Ben Reich wakes up each day after terrifying dreams of “The Man with No Face” and is finally driven by them to kill his business rival and arch nemesis. However, it isn’t quite so easy in a world policed by Espers, telepaths who can sense murderous intention before the crime and guilt afterwards. The book presents the story from both sides: Reich’s planning, implementation and consequences and the police’s investigation, lead by 1st class Esper Powell.
Bester’s key strength is the way he brims with ideas and keeps a steady stream of interesting concepts rolling out, providing plenty to moll over throughout the book. The pacing is fairly taut with only occasional lags and since the book is short it reads lightning fast. The gripping pace is shown off best in the film’s best chapter (8), a two-layer battle of wits as the police are thwarted by Reich’s enormous organization at every turn. The chapter operates like cross-cutting montage in film and was likely inspired by Fritz Lang’s “M”.
Much like mid-level Philip K Dick, Bester goes for quantity of ideas and not thorough development. Not enough care has gone into answering the reader’s inevitable questions about Espers and society with them and in general no really solid believable image of the novel’s universe ever forms. Having failed to flesh out the details of telepathy and mind-reading early in the novel, Bester continues to introduce new elements only as it suits the plot and one constantly feels like he is cheating the reader and introducing inconsistencies.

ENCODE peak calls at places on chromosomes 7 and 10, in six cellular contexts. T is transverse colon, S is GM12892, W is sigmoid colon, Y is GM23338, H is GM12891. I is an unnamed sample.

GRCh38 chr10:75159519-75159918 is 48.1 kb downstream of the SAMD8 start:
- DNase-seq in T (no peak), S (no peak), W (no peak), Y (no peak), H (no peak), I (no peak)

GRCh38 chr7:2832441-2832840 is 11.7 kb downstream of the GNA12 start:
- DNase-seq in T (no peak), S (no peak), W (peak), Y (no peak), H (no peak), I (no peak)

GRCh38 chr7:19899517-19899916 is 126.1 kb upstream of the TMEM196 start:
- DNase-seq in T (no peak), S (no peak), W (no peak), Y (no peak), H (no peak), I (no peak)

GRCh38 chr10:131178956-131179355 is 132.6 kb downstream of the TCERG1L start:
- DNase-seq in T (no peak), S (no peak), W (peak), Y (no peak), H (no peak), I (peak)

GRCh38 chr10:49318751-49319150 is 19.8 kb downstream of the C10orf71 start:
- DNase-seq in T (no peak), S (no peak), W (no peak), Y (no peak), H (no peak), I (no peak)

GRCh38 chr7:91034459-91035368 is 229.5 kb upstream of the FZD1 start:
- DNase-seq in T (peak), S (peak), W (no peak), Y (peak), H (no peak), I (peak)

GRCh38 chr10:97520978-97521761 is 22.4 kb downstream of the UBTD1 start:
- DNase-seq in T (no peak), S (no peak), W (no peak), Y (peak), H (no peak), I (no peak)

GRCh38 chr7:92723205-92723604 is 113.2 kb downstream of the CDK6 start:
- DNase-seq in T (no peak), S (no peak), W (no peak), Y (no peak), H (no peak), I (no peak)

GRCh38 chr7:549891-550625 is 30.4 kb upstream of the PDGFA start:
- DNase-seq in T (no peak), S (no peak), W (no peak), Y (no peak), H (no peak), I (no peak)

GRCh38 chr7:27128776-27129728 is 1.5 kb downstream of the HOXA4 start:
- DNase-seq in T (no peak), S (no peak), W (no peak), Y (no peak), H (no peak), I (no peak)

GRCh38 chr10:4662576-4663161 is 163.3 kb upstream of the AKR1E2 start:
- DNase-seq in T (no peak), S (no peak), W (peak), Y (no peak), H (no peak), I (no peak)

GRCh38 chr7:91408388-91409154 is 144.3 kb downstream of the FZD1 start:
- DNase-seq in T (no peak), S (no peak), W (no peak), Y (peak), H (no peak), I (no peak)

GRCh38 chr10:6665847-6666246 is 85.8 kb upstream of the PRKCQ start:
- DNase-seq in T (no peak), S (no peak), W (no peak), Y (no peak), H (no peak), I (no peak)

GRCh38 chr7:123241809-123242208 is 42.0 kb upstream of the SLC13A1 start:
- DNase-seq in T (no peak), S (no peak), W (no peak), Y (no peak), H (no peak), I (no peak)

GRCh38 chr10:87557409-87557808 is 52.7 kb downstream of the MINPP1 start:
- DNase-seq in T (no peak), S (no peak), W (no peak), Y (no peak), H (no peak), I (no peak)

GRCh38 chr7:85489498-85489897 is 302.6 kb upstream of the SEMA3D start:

These problems are symptomatic of poor plotting on a wider scope and this is really my major complaint. Inconsistencies and plot holes litter every other page (a particularly obvious one is the fact that we are told repeatedly that no success premeditated murder has occurred in over 70 years but later in the book, when murders are taking place surprisingly frequently we learn that there is an organization of professional assassins…).
After a strong first act, the book heads steadily downhill, culmination in a long, pretentious final act with several predictable revelations. Especially hampering the final 80 pages or so is a mounting level of Freudian psychobabble with dates the book as 1950’s (as does the sub-standard dialogue) even as it delivers a pair of twists that, while probably original and clever at the time this book was written in 1952, happen to be the two of the most cliché twists known to modern readers/film-goers.